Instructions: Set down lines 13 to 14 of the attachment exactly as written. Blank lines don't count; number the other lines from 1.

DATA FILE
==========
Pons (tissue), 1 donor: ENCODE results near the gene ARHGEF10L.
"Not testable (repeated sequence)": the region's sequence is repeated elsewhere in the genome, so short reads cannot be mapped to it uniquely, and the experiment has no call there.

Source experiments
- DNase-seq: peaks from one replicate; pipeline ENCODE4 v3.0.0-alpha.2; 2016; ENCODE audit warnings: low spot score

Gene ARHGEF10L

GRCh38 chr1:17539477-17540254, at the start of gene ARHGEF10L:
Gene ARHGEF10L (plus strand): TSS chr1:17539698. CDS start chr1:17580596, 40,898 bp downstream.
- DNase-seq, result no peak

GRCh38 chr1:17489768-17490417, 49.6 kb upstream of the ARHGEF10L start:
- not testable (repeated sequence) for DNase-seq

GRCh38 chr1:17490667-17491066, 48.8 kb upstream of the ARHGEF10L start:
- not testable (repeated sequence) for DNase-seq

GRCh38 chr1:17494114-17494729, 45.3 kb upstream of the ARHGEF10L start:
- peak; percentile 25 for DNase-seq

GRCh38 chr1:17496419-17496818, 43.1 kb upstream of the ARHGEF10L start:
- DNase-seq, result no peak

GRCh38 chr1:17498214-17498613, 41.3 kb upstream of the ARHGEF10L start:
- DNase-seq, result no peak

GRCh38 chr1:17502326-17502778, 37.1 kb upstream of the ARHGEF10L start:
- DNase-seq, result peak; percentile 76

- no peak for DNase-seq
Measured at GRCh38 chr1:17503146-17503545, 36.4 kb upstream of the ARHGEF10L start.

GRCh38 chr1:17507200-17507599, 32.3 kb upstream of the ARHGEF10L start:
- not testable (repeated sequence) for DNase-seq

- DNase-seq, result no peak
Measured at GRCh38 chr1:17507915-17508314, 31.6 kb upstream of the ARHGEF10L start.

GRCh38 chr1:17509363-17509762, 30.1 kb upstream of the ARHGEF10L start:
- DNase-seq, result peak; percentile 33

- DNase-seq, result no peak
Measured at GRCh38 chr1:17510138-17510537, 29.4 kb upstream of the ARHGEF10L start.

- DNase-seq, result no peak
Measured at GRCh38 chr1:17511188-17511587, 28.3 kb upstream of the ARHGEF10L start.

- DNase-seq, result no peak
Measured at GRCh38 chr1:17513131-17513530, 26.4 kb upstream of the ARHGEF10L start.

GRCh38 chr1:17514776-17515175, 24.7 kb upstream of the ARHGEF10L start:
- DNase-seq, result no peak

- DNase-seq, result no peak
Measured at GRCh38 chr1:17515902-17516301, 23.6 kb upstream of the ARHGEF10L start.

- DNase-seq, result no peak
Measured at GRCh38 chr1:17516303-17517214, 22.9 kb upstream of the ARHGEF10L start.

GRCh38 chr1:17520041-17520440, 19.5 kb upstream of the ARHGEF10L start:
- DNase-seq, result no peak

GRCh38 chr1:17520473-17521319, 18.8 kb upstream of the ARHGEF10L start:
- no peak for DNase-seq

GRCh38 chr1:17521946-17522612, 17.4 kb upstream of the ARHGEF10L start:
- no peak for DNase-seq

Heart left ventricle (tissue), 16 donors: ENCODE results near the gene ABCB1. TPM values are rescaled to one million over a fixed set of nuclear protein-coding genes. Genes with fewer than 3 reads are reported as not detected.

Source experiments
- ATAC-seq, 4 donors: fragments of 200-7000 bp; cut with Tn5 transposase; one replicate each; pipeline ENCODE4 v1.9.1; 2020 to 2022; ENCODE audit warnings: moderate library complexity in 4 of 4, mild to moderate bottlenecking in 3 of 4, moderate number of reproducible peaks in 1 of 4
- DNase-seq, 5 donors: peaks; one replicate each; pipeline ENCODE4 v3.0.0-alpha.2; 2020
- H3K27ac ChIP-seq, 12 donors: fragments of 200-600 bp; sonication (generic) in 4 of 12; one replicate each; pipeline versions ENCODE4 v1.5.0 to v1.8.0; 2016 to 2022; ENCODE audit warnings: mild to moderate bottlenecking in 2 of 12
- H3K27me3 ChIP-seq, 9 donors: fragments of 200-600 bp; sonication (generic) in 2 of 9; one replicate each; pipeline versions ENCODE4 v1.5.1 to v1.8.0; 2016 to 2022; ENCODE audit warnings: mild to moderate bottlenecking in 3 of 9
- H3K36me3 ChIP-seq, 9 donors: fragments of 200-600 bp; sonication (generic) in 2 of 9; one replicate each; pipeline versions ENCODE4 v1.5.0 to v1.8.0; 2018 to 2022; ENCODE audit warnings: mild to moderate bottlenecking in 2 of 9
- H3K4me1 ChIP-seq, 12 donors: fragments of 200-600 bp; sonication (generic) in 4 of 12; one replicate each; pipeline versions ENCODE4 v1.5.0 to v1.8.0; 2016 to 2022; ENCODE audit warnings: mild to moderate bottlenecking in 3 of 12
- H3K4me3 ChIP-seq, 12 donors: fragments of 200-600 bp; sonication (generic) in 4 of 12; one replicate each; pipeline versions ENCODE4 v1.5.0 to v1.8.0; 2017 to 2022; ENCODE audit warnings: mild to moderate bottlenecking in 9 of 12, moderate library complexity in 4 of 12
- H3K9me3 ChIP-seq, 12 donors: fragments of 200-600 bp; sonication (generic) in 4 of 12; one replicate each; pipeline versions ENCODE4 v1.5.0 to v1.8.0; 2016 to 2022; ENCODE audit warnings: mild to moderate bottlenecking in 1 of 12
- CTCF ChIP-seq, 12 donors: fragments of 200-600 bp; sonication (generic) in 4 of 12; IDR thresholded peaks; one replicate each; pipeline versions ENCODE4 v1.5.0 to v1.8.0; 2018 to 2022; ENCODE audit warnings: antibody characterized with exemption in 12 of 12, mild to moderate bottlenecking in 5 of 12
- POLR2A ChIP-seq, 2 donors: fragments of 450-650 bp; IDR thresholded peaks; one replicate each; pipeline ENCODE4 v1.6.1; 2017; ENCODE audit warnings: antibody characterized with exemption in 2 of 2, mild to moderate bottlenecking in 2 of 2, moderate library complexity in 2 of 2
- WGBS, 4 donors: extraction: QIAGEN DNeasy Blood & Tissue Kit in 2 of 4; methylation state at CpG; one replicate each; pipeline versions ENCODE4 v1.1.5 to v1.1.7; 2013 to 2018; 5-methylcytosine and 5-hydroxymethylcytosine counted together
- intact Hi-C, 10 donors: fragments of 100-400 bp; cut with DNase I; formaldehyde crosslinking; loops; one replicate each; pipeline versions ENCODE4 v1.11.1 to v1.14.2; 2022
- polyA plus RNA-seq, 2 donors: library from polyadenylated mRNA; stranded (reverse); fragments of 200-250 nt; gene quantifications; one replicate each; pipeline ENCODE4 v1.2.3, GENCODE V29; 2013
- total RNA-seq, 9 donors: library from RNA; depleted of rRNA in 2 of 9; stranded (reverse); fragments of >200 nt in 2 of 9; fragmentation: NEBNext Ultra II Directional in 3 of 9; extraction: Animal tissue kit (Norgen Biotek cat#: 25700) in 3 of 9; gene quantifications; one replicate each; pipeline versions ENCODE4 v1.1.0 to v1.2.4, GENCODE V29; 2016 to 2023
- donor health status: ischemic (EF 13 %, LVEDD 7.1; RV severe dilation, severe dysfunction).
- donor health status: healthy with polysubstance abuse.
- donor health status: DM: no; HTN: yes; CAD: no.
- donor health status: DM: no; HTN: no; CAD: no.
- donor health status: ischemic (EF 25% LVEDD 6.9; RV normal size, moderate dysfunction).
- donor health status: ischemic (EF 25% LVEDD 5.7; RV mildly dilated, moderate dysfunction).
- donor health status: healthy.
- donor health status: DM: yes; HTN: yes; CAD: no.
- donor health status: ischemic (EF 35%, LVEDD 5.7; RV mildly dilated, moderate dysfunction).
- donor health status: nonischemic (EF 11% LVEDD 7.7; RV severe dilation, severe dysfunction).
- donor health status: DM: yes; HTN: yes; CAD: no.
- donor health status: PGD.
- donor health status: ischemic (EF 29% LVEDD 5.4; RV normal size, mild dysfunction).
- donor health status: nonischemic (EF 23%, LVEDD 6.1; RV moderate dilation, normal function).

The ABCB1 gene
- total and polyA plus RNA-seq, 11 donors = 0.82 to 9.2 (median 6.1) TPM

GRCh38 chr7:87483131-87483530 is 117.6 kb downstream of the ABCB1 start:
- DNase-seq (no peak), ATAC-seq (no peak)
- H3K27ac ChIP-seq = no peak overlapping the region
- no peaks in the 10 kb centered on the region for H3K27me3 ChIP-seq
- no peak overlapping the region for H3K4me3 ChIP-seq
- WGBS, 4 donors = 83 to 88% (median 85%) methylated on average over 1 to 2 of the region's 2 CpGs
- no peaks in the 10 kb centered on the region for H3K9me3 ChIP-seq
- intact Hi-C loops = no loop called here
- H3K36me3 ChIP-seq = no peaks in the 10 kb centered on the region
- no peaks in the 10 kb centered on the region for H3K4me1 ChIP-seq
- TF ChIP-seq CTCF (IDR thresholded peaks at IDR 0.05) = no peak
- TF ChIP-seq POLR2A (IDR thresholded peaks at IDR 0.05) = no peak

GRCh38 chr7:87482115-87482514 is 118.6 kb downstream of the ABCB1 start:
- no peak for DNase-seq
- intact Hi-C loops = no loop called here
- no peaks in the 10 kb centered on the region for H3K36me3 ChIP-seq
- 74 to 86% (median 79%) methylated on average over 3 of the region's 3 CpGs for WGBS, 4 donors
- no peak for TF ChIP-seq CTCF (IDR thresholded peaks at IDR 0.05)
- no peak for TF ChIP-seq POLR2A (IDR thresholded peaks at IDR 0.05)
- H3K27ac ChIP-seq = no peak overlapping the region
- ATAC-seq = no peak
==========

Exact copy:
GRCh38 chr1:17494114-17494729, 45.3 kb upstream of the ARHGEF10L start:
- peak; percentile 25 for DNase-seq